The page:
“Publication,” wrote Emily Dickinson in 1863, “is the Auction / Of the Mind of Man.”
… We – would rather
From Our Garret go
White – unto the White Creator –
Than invest – Our Snow –
Words of commerce—merchant, sell, parcel, price—mark this small poem (# 788). The implication is clear: to publish is to sell out, to enter the marketplace.
I’ve just spent nearly two decades working at the University of Michigan in what was once a department of “external relations” and for the past several years has been a department of “marketing and communications.” The obsession today is with our “brand,” with selling and promoting that brand, something universities are increasingly wont to do.
I’m glad to be getting out of the selling game, though I’m not in truth getting out. This bit of commercial property, for example: lesliestainton.com. What does that represent, if not myself in the marketplace? My “brand”?
We brand animals. We have branded people whom we regarded as property. So if we “brand” outselves, who owns us?
Dickinson urges that our “thought” belong “to Him who gave it,” not to the marketplace. To publication.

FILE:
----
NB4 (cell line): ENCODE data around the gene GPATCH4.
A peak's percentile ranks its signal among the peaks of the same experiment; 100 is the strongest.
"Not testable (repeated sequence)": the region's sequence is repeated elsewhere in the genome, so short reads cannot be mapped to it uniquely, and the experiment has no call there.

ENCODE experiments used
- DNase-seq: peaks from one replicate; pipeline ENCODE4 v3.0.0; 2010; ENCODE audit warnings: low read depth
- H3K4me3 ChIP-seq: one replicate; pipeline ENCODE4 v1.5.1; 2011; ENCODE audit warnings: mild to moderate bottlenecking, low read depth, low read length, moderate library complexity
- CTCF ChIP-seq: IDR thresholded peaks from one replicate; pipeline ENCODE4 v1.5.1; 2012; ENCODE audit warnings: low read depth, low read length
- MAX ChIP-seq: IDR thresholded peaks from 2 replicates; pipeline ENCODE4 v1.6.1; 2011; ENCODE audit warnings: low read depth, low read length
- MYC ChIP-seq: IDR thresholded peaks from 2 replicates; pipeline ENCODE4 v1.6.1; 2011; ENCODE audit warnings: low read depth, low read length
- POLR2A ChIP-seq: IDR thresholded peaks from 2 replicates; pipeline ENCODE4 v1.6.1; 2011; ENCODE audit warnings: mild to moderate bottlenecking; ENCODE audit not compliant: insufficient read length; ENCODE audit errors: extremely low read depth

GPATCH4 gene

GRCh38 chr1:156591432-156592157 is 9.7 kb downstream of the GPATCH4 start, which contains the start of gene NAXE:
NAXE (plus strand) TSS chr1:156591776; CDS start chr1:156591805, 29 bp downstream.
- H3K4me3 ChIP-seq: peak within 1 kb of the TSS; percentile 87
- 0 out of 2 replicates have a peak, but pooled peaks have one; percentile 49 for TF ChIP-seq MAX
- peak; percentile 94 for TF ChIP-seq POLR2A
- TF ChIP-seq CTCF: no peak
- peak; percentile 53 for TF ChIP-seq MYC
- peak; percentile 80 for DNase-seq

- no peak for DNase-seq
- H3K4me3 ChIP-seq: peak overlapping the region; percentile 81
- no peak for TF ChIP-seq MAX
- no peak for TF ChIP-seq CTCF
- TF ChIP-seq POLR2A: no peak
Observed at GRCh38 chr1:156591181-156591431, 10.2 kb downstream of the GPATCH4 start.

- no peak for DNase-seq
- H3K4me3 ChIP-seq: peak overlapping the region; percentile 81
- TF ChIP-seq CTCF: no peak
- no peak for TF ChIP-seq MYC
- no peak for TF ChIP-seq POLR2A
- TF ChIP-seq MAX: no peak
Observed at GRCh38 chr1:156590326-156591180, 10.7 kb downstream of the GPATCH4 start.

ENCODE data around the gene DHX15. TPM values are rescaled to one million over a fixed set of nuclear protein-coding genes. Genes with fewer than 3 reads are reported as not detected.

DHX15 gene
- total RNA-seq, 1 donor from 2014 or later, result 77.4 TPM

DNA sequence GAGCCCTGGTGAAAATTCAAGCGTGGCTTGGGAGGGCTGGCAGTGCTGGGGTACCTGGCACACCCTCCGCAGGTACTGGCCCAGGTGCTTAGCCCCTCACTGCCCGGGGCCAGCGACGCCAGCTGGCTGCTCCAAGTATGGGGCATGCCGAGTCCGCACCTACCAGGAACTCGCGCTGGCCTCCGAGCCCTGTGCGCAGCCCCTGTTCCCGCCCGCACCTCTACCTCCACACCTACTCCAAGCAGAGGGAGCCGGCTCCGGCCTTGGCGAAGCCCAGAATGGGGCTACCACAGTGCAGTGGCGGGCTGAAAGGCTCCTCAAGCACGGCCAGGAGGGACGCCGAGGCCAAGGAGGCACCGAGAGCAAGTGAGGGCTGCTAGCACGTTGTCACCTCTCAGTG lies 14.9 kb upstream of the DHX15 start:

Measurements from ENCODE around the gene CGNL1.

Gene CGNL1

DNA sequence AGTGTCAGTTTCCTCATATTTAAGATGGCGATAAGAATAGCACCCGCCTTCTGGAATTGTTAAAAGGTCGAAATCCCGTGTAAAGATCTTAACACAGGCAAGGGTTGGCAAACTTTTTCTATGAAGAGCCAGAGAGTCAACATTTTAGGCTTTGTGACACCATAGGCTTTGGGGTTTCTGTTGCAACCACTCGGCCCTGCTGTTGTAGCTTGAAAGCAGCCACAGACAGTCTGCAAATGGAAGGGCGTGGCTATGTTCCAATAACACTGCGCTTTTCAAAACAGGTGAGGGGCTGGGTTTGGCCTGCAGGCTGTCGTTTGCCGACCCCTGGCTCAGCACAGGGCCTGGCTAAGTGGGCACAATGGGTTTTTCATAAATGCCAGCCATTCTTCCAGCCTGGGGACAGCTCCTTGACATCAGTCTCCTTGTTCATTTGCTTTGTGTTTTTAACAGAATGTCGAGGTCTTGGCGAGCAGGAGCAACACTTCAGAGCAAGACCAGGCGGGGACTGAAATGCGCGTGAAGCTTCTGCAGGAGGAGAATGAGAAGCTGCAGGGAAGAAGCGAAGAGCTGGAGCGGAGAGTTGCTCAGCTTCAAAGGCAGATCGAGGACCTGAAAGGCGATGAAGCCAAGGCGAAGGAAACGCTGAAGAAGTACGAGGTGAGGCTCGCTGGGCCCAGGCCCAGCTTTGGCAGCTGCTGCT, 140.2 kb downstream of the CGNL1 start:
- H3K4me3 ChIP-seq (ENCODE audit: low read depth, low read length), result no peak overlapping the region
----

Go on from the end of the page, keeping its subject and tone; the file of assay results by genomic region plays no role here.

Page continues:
In the age of Facebook and all the rest of it, how quaint, the writer in her garret.
Here sit I in mine, gazing out the window at this week’s latest gloss of snow. Think of it falling, how it quiets the world, blots, sharpens, defines (memo to self: reread The Dead this Christmas). How beautiful the cardinal and woodpecker look against its erasures. How it brightens, makes things new, makes us new. Takes my breath, literally, away.
That’s what Dickinson proposes: don’t turn this stuff into commerce. (Of course we do: we blacken our snow as quickly as we can. We scrape it away, and if not, pay a price here in Ann Arbor, where there’s a law requiring snow removal from public sidewalks within 24 hours of its falling.)
How to use this image to strengthen writing? To remind myself it’s not about publishing—it’s about going out into that snowfall and wallowing in its revelations. The sudden blessing of idea, of language. Old thought wiped clean; that clarifying plunge in temperature. Dwelling in this, rather than shoveling it up the instant it lands and heaving it out into the street.